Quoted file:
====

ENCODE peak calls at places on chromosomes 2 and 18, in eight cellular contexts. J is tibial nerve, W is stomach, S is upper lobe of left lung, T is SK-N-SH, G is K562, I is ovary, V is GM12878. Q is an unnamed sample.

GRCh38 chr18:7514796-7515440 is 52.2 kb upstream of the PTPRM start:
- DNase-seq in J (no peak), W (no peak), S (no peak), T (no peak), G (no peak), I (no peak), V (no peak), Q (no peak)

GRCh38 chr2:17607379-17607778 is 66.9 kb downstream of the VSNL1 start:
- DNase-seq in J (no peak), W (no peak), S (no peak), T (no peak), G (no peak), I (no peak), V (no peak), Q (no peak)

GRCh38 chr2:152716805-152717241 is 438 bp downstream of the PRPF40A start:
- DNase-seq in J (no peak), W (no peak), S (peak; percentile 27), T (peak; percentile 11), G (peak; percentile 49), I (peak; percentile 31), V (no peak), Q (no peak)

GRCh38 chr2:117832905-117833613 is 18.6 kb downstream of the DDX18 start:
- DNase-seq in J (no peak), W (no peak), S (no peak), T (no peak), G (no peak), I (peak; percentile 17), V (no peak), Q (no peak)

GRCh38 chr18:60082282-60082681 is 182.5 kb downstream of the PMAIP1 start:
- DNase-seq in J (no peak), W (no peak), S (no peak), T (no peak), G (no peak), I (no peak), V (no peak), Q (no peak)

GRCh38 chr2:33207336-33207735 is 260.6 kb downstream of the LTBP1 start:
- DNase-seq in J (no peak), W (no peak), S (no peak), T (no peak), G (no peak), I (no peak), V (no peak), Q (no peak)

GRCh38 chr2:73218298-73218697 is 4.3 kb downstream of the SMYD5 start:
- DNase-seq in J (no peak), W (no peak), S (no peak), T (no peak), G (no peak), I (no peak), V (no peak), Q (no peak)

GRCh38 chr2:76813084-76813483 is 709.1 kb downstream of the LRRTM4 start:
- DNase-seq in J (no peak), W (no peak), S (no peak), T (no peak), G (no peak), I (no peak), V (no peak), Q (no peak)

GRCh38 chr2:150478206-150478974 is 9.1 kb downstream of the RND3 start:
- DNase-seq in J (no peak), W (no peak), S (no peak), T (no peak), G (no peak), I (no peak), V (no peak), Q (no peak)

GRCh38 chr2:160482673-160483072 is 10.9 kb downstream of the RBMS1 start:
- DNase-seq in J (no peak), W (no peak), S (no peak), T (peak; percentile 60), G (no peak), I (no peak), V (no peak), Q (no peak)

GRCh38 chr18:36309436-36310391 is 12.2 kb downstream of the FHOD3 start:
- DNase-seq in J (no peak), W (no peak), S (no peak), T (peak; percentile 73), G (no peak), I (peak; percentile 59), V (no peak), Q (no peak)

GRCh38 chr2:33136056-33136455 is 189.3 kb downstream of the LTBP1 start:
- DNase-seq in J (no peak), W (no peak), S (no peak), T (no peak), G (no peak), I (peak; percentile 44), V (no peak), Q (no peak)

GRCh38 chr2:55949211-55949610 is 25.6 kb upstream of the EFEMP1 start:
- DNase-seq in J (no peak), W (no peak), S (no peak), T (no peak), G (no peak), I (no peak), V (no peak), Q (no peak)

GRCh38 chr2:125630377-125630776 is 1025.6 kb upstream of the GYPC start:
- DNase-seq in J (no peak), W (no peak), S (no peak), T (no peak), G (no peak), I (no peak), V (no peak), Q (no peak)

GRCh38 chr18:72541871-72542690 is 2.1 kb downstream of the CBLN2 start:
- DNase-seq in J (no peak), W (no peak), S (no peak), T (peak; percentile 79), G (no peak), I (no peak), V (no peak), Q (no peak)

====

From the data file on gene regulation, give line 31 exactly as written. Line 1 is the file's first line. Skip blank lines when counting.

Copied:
- DNase-seq in J (no peak), W (no peak), S (no peak), T (peak; percentile 79), G (no peak), I (no peak), V (no peak), Q (no peak)